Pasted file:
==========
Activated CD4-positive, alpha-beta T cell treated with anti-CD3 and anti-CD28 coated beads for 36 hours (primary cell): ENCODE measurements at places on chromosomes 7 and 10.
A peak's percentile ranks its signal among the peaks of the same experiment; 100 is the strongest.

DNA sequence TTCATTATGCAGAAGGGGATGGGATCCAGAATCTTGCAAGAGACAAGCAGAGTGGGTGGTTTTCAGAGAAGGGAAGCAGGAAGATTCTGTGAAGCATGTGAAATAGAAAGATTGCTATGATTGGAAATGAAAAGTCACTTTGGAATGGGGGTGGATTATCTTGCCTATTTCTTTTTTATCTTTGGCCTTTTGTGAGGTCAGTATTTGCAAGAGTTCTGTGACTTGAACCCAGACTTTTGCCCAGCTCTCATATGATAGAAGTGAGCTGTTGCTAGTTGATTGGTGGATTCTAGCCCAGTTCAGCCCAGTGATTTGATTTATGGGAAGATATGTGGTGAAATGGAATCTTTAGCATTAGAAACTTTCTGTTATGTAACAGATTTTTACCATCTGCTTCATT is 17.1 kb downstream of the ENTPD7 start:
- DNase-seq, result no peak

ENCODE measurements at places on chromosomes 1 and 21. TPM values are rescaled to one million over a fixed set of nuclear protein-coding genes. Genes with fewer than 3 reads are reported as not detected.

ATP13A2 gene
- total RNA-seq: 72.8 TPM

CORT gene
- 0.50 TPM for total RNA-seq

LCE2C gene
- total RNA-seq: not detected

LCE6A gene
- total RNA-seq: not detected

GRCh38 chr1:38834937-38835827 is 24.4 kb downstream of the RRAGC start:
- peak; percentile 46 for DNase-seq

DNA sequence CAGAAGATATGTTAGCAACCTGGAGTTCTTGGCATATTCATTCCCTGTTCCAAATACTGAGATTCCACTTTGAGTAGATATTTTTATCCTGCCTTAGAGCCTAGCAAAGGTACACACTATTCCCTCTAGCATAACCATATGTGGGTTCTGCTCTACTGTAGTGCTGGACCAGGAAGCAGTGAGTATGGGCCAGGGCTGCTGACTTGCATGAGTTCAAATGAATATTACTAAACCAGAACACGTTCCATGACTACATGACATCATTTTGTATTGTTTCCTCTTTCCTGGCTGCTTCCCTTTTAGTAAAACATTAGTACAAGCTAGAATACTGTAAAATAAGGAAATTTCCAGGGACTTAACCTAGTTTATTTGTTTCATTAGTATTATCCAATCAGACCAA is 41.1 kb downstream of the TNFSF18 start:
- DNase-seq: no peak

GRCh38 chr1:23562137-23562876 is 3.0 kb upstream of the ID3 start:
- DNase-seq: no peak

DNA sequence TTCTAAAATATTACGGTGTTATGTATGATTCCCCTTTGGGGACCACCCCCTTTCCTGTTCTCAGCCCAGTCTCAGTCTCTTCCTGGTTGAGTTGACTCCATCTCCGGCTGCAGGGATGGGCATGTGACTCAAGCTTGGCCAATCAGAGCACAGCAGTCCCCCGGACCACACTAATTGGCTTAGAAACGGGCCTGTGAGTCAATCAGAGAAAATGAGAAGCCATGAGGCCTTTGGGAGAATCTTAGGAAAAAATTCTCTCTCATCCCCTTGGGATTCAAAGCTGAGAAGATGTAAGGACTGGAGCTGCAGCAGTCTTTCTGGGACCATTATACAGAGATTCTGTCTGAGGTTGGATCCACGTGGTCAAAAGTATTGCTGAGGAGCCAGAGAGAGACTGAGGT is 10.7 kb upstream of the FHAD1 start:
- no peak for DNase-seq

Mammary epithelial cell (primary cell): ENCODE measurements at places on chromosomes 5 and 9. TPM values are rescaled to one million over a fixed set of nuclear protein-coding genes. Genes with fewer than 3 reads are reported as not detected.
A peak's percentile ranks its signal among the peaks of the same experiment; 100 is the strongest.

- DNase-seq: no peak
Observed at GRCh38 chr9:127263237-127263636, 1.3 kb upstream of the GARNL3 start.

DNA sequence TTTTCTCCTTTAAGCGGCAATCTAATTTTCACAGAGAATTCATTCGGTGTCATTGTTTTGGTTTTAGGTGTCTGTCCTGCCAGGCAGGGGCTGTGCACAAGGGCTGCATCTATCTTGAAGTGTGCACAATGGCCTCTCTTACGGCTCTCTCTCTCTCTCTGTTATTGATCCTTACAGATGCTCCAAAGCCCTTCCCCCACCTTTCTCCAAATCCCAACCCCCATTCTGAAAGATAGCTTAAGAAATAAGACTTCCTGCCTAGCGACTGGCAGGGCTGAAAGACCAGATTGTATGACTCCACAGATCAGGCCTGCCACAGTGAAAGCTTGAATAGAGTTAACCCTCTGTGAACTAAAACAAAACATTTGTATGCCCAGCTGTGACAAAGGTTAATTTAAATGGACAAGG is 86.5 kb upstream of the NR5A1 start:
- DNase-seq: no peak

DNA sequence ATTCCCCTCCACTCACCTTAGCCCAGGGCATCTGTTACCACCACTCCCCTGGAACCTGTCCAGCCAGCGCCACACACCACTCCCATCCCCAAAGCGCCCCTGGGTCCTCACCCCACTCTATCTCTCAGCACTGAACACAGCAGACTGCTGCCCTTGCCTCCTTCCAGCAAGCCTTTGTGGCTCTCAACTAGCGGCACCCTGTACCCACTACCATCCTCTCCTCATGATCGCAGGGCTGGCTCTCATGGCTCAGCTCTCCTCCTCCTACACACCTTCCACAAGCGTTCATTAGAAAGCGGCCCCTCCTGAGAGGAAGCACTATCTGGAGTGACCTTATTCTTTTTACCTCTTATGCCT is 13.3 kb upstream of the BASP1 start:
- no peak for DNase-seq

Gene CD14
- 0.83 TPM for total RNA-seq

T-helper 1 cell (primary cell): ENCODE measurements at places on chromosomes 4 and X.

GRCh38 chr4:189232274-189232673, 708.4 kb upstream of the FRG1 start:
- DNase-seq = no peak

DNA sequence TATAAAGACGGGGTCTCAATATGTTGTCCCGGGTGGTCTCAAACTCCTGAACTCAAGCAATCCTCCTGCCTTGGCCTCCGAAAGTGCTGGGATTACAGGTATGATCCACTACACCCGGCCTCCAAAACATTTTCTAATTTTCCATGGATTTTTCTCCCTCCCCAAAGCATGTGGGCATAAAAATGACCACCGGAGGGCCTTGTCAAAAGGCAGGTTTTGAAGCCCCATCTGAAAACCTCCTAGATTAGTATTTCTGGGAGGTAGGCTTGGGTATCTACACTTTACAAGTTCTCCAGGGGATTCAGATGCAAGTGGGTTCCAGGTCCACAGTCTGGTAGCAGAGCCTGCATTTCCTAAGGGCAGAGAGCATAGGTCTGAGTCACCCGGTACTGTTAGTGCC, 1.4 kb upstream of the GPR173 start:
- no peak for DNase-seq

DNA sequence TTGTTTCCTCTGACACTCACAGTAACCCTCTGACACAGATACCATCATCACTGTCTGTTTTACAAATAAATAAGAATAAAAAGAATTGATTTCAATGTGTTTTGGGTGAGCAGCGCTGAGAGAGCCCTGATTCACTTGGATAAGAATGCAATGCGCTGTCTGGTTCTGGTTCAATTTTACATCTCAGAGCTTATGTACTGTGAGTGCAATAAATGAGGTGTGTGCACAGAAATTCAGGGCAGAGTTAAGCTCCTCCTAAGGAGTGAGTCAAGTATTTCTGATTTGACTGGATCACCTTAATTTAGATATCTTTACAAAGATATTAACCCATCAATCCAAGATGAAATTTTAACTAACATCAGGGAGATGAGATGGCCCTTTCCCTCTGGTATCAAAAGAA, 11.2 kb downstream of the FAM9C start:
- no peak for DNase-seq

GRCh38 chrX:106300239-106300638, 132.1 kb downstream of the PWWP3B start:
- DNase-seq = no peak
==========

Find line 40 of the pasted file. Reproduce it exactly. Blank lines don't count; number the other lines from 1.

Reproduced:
- DNase-seq = no peak